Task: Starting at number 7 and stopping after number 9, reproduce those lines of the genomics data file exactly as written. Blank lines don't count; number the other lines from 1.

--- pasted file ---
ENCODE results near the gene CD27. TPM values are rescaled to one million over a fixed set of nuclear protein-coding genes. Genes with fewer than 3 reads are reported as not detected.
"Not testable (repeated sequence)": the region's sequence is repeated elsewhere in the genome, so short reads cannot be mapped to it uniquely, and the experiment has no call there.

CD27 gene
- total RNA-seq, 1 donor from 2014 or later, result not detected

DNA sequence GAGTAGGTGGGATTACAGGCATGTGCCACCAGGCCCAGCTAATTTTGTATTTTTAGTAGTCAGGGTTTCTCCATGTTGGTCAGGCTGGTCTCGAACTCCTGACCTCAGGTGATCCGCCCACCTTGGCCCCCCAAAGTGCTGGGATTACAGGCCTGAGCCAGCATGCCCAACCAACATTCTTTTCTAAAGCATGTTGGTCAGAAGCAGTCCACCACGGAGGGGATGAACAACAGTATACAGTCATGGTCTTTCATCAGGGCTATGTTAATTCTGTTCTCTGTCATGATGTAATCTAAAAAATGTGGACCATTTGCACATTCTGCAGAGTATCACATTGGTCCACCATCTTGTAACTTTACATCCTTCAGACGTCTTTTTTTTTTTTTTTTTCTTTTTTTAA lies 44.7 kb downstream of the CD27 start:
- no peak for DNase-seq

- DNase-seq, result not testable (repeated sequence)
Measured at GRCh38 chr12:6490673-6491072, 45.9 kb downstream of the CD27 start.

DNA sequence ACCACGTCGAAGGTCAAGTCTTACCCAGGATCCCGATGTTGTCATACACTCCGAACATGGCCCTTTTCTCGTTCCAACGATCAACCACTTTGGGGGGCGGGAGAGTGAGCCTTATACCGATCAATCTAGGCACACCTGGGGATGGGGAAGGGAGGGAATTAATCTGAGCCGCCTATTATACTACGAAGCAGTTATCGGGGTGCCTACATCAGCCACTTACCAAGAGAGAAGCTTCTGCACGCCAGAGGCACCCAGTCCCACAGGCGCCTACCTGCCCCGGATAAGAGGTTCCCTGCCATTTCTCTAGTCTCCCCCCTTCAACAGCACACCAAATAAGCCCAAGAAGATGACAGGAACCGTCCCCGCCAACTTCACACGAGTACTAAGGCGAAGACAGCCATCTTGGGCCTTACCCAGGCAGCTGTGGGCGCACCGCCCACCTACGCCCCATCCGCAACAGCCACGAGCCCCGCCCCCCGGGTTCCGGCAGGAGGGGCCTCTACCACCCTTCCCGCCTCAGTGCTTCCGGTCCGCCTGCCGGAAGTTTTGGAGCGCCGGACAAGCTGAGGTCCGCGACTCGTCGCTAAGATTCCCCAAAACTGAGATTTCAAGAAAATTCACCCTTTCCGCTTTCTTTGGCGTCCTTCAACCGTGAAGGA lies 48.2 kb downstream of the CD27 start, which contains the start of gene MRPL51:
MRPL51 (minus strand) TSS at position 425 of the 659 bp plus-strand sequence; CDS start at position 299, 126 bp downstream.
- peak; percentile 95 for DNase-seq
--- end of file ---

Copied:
- DNase-seq, result not testable (repeated sequence)
Measured at GRCh38 chr12:6490673-6491072, 45.9 kb downstream of the CD27 start.

DNA sequence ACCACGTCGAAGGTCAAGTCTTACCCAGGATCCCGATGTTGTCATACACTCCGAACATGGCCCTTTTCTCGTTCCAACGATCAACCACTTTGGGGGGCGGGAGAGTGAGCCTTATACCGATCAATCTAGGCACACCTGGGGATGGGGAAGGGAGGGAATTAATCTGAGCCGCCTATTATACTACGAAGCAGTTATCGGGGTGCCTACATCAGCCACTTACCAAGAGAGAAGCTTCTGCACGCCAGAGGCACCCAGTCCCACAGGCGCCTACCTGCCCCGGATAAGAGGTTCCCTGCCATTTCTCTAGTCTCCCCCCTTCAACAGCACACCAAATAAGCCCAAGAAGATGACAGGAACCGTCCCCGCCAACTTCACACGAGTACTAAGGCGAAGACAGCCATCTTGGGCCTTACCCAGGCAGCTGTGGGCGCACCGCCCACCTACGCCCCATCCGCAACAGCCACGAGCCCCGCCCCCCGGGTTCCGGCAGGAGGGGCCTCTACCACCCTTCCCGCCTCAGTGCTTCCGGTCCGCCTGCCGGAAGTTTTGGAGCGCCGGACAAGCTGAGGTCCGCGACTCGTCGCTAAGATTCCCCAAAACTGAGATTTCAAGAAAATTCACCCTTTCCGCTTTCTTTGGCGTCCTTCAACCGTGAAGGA lies 48.2 kb downstream of the CD27 start, which contains the start of gene MRPL51: